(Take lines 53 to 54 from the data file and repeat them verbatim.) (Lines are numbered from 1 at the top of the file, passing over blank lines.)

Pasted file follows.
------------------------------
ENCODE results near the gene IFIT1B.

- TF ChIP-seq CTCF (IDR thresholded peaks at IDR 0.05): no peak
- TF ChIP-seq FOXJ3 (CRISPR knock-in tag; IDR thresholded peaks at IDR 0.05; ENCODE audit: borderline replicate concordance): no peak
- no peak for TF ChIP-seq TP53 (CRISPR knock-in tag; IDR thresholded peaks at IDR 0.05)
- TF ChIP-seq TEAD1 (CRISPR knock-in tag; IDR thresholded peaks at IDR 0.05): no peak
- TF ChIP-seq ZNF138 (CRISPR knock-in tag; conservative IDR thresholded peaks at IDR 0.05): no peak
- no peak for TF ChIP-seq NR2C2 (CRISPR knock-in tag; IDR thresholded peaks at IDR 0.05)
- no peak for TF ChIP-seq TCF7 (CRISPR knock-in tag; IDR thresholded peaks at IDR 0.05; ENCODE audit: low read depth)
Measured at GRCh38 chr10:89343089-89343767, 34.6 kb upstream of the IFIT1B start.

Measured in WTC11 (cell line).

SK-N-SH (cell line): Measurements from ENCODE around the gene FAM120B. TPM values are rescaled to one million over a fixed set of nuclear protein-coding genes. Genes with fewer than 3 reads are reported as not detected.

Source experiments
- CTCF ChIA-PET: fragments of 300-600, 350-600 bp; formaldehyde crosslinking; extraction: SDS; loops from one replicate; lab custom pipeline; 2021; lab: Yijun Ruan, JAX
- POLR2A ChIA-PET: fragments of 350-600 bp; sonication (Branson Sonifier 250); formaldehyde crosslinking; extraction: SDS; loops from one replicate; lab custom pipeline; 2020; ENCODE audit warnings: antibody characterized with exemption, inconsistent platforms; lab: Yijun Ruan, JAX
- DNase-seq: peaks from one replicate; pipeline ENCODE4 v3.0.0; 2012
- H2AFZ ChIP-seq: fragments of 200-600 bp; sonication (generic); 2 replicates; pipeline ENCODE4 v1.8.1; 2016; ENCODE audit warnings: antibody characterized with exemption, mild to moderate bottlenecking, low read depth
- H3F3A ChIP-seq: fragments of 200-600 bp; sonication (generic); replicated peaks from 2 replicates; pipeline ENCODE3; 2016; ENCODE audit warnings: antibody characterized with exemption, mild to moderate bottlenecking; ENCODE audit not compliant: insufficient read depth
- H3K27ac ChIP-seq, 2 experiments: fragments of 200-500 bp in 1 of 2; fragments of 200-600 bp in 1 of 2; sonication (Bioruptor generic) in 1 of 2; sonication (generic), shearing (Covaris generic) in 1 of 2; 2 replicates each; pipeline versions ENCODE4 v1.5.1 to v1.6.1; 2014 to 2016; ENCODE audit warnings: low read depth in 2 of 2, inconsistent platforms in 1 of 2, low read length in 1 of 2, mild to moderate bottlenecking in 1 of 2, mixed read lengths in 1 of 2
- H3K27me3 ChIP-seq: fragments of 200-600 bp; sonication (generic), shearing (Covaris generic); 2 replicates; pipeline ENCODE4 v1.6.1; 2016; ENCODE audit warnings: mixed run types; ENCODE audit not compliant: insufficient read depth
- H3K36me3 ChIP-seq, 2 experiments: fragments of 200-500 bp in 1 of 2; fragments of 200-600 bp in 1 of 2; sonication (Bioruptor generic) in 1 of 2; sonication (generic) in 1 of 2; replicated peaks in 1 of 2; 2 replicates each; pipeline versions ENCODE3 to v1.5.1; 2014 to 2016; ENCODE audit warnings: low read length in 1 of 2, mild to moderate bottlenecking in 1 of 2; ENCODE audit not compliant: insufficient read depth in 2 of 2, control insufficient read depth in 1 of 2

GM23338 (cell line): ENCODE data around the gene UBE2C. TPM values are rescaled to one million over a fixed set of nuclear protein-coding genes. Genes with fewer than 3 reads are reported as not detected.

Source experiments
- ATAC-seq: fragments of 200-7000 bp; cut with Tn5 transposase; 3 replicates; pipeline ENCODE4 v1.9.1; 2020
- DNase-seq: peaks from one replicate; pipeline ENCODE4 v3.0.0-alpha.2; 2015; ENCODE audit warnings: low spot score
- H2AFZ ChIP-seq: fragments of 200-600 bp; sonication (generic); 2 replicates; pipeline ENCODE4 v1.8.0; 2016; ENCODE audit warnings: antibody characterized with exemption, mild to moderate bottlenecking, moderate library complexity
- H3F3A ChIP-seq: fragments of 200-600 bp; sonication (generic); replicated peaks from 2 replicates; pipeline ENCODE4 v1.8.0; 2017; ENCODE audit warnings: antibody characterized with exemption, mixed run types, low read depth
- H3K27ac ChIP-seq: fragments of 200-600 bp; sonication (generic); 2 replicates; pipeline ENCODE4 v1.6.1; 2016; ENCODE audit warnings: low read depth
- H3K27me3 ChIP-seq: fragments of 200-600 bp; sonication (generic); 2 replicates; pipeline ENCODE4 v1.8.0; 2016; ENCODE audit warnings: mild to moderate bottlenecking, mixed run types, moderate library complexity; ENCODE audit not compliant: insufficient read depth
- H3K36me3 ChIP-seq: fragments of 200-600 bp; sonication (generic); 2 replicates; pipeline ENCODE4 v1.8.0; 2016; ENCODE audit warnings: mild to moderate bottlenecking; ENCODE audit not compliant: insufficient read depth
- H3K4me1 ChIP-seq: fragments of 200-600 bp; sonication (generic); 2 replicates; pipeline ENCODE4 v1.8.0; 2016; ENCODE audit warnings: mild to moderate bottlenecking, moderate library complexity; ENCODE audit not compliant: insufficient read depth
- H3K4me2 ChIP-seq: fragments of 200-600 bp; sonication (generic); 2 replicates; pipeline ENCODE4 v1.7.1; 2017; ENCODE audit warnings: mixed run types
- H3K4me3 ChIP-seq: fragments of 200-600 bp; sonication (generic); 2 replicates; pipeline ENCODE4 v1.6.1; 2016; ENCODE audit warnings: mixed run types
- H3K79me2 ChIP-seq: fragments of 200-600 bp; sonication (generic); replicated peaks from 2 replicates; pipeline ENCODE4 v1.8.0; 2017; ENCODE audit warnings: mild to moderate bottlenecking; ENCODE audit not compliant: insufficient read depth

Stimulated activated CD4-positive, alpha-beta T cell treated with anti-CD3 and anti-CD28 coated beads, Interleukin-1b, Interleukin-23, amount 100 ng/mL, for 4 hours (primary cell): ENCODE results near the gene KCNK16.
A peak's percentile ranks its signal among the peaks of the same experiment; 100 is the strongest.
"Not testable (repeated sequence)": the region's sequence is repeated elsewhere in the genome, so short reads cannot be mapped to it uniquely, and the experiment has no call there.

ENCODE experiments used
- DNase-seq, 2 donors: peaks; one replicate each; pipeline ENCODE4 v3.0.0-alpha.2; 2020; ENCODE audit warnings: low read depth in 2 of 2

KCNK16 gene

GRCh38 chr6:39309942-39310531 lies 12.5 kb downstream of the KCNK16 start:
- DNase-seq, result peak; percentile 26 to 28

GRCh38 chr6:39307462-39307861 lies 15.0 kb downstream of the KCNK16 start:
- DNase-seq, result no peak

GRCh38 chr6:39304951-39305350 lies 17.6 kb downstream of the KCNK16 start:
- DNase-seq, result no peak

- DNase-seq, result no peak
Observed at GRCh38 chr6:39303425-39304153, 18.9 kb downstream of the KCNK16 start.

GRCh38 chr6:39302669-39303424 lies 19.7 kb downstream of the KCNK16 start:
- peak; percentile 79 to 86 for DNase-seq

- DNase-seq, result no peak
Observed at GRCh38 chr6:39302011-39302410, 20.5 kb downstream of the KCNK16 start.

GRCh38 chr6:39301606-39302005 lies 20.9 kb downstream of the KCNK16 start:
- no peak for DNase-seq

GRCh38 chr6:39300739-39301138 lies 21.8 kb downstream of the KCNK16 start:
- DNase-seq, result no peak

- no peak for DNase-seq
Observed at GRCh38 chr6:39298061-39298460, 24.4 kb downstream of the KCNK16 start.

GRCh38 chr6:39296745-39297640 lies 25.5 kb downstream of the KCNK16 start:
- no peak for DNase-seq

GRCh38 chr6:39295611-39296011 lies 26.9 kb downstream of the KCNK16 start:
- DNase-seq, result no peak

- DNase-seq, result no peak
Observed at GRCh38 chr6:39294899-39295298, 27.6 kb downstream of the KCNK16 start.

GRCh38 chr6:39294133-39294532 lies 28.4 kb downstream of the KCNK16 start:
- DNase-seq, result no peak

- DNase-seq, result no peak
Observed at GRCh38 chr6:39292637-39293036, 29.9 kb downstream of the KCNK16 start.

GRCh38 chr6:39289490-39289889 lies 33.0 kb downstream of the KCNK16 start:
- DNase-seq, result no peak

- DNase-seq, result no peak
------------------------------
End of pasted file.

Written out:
- no peak for DNase-seq

GRCh38 chr6:39300739-39301138 lies 21.8 kb downstream of the KCNK16 start: